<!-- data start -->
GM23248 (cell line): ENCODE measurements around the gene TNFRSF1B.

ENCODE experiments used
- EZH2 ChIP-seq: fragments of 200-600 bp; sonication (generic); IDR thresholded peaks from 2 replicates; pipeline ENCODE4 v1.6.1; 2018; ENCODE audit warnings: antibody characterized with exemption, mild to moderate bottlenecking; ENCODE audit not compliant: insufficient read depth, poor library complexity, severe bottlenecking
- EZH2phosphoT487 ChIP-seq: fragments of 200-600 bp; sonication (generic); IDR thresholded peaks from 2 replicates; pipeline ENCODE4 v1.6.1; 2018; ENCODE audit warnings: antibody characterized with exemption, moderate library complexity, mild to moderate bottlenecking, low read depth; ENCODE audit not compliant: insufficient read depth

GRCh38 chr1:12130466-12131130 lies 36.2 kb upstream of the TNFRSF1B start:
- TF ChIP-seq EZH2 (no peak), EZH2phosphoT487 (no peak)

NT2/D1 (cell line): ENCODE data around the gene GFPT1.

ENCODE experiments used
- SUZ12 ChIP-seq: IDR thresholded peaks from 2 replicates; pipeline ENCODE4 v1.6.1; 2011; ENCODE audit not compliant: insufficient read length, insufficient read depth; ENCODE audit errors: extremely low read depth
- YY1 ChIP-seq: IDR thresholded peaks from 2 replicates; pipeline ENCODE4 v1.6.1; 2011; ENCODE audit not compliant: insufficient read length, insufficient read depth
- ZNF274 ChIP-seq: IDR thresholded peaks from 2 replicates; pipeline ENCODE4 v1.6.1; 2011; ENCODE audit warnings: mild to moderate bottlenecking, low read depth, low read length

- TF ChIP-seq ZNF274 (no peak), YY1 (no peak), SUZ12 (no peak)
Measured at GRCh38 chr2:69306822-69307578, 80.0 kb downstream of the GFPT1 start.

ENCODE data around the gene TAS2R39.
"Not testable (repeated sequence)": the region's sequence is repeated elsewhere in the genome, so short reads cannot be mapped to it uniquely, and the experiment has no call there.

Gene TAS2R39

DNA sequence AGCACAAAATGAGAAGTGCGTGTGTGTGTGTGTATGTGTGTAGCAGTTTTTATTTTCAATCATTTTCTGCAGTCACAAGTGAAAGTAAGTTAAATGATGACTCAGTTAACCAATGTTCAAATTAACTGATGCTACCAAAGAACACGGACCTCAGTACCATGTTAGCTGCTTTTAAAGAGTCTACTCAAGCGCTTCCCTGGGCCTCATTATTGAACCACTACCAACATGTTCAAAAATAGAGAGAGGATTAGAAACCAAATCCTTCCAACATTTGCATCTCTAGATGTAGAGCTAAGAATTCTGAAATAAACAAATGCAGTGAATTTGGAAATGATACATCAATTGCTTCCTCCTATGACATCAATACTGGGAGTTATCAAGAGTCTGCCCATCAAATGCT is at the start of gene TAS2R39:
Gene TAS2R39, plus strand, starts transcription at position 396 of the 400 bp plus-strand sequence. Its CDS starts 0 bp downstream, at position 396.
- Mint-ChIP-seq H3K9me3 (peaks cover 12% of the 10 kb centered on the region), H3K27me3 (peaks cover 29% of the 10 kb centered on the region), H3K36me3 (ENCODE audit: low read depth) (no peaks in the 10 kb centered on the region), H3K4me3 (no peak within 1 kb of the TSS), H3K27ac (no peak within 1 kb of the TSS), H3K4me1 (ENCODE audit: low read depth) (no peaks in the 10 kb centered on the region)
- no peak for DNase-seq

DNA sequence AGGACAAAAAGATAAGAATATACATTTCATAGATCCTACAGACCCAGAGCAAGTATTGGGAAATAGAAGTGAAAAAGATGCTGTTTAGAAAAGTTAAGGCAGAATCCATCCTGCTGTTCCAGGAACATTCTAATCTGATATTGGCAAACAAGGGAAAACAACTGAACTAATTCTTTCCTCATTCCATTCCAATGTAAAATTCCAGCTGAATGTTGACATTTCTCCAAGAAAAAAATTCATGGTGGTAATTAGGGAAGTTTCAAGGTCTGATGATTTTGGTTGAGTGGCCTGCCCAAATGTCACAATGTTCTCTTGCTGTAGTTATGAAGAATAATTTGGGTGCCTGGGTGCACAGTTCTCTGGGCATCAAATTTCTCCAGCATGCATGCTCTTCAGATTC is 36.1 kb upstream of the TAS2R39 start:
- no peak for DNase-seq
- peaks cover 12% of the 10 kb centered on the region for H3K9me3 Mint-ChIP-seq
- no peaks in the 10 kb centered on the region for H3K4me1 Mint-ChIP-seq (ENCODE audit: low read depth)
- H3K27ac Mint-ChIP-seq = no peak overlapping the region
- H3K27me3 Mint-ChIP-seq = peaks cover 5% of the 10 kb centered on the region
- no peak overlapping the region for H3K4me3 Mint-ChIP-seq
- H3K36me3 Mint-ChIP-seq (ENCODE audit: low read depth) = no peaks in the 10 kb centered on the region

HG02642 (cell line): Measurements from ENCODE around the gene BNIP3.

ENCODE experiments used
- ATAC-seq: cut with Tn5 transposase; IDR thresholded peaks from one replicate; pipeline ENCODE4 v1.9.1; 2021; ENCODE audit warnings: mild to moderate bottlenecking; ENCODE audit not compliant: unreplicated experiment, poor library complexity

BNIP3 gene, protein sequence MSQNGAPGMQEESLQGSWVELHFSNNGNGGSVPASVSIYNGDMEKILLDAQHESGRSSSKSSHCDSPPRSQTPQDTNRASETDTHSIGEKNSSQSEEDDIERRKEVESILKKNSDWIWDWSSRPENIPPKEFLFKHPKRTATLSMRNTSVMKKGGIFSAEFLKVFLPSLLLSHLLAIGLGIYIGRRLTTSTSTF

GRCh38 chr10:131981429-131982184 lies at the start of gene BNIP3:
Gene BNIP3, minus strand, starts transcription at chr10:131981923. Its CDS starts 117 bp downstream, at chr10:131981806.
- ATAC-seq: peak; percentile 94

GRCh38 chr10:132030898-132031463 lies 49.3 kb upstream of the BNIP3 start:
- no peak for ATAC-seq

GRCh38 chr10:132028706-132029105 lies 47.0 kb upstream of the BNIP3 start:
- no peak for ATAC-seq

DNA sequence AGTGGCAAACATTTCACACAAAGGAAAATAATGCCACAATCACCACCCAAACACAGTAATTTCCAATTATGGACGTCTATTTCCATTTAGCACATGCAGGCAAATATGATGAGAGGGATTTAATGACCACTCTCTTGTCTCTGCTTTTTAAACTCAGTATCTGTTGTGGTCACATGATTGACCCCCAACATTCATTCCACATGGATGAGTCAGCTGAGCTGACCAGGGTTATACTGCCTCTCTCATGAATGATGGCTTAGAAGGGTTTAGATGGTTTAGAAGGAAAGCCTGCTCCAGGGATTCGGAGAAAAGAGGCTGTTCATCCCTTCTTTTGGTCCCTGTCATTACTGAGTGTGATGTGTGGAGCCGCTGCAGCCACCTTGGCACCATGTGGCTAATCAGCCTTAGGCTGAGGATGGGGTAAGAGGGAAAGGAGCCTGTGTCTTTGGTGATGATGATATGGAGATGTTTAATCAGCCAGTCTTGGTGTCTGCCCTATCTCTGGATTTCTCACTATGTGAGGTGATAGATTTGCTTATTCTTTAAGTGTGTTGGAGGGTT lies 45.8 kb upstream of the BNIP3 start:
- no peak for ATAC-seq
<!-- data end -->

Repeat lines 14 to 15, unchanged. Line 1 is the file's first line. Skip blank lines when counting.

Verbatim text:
ENCODE data around the gene TAS2R39.
"Not testable (repeated sequence)": the region's sequence is repeated elsewhere in the genome, so short reads cannot be mapped to it uniquely, and the experiment has no call there.